WHAT IS TOPOGRAPHIC DISORIENTATION? What is TOPOGRAPHIC DISINTEGRATION? TOPOGRAPHIC DISORDER meaning – definition of TOPOGRAPHIC DEVELOPMENT – TOPOGRAPHIC DISCRIMINATION explanation.
Source: Wikipedia.org article, adapted under license.
Topographic disorientation, also known as topographical agnosia and topography of the heart, is the inability to orient itself in the environment as a result of focal brain damage. This disability may result from the inability to use selective spatial information (eg, environmental milestones) or to orient by specific cognitive strategies such as the ability to form a mental representation of the environment, also known as a cognitive map. It may be part of a syndrome known as visuospatial dysgnosia.
Topographic disorientation is the inability to orient itself in the environment as a result of focal brain damage. Topographical disorientation has been studied for decades using case studies of patients who have selectively lost their ability to find their way into large-scale locomotive environments. Several dozen reports of cases of topographical disorientation have occurred during the last century. Studying these people will help in understanding the complex behavior of multiple navigation components. Topographical disorientation may result from a stroke or part of a progressive disease, hemispatial neglect, dementia, Alzheimer's disease.
Topographical disorientation of development (DTD) refers to the inability to orient itself from infancy despite the absence of any apparent brain damage, neurological condition or general cognitive defects. People affected by the DTD can not generate a mental representation of the environment (ie a cognitive map) and therefore can not make use of it while guiding (a process that is usually passed by people while guiding). Not to be confused with healthy people who have a poor sense of direction, people affected by DTD are lost in a very familiar environment, such as their home or neighborhood, every day.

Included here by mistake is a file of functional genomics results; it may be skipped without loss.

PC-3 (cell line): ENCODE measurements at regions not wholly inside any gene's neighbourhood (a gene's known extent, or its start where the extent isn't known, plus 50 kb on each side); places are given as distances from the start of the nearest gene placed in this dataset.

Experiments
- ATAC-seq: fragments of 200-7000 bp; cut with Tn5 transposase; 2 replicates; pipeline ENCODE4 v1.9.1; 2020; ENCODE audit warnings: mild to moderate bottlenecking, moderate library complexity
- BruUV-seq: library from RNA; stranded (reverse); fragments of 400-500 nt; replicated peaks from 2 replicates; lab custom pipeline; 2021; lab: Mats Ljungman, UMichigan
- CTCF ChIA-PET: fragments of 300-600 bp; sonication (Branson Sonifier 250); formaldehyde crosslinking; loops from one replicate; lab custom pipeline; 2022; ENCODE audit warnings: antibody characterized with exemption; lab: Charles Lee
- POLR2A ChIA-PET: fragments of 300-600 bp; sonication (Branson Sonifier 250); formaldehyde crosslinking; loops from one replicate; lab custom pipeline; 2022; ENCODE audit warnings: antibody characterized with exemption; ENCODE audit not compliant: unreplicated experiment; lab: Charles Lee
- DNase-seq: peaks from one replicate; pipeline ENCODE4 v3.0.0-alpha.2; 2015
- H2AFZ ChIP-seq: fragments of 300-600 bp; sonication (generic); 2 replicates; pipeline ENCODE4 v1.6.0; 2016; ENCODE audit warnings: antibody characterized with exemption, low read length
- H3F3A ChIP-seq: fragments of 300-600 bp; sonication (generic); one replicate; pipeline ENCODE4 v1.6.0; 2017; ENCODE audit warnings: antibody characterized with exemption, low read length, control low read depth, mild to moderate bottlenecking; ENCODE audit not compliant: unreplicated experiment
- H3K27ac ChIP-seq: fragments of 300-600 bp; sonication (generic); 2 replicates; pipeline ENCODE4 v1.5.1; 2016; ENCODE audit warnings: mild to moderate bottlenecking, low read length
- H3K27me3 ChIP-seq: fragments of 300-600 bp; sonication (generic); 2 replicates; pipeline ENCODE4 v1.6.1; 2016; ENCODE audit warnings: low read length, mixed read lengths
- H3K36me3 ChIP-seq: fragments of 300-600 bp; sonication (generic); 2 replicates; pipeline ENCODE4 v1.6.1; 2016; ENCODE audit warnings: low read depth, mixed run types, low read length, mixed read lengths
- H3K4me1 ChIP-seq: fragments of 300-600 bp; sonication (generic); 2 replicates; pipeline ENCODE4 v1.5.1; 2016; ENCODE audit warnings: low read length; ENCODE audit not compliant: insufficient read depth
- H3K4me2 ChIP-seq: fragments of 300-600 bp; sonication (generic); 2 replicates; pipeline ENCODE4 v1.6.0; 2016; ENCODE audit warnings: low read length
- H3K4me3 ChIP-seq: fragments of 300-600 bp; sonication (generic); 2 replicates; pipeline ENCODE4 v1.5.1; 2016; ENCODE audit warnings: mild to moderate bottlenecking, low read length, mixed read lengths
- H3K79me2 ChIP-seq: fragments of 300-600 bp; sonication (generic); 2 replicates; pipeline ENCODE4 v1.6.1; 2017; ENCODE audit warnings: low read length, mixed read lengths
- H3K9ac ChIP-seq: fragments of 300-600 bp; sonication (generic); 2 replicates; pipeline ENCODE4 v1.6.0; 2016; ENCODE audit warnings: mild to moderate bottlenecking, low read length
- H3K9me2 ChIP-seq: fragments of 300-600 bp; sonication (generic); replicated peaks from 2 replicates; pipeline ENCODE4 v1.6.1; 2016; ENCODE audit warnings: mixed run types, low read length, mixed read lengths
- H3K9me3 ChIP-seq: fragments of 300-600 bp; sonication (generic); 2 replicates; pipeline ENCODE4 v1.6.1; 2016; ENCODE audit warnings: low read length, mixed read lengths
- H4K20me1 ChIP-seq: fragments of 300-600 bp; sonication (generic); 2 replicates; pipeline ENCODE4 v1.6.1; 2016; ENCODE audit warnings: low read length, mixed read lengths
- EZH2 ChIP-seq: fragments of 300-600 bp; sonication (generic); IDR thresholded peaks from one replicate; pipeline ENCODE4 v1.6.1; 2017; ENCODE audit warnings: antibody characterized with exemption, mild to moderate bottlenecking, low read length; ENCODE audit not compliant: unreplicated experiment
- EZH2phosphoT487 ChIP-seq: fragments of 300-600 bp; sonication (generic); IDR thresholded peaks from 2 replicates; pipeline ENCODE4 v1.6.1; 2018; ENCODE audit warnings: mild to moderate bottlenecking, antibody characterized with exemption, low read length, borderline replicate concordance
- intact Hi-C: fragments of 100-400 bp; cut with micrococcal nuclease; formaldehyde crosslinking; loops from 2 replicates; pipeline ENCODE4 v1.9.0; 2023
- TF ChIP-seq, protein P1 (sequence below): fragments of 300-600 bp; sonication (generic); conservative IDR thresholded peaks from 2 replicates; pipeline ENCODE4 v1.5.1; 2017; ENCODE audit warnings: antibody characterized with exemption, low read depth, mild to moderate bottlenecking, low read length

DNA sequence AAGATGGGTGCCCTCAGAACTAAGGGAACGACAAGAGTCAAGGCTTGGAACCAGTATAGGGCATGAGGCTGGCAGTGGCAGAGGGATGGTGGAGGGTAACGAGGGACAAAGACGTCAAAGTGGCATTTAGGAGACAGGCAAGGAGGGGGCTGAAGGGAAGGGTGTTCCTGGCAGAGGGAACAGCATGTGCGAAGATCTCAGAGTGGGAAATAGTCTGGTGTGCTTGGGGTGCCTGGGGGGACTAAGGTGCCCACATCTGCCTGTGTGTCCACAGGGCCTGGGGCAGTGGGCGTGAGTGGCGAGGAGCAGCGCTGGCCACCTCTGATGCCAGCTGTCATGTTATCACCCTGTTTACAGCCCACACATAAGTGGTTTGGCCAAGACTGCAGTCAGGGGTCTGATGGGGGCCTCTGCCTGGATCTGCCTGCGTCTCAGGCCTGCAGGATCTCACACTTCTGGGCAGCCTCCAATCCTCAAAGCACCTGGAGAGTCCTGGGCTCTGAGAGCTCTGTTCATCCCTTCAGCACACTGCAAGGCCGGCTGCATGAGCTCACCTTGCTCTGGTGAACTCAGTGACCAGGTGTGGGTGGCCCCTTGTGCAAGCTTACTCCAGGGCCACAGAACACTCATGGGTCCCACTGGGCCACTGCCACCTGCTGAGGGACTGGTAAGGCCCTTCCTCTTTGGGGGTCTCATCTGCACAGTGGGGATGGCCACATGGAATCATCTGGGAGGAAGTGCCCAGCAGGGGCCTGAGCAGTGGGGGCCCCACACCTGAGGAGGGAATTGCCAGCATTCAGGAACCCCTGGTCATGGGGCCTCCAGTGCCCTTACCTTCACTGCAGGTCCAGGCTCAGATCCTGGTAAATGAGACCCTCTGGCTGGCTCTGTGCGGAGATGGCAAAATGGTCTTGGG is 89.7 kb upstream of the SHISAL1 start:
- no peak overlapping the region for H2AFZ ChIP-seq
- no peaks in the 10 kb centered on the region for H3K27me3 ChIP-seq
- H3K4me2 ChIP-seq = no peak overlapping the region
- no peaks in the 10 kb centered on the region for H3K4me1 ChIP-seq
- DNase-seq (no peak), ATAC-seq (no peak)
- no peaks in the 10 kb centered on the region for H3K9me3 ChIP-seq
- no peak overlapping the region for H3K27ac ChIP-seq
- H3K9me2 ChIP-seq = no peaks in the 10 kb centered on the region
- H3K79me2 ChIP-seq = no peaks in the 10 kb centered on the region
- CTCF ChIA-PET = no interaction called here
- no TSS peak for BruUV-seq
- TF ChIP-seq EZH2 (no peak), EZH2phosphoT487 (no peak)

The egocentric disorientation is marked by the inability to represent the location of objects with respect to the self. This is usually due to lesions in the posterior parietal lobe. Patients do not experience difficulties recognizing or naming people or objects. They are unable to accurately reach visual objects and are not able to establish the relationship between an object with itself (up, down, left, right, closer or farther). In a case study presented by Stark and colleagues, a patient named GW described the inability to accurately reach visual targets despite normal vision. He had no difficulty in recognizing and naming objects presented to him, but he was unable to identify target locations defined by visual, proprioceptive, or audio input. The loss of a system of egocentric spatial representation left her unable to position herself in space. Most indicative of his disability is that he often turned in the wrong direction when he was greeted by someone he was not facing
The disorientation of course is marked by the inability to represent the direction of orientation with respect to the external environment. This is usually due to lesions in the posterior cingulate. Patients show no signs of visuospatial agnosia. Patients are able to determine their location using landmarks, but are unable to determine which direction should come from those landmarks to reach their destination. They are also affected in map drawing tasks and can not describe routes between family locations. Takahashi and his colleagues reported three cases of focal brain damage to the right retroplenial region through a brain hemorrhage that caused a loss in direction. The three patients showed normal visual perception, were able to identify buildings and family landscapes, were able to identify and remember places of objects that could be seen from where they were standing, but were unable to remember the direction of selective family benchmarks . The symptoms of topographic disorientation disappeared in all three patients after two months.
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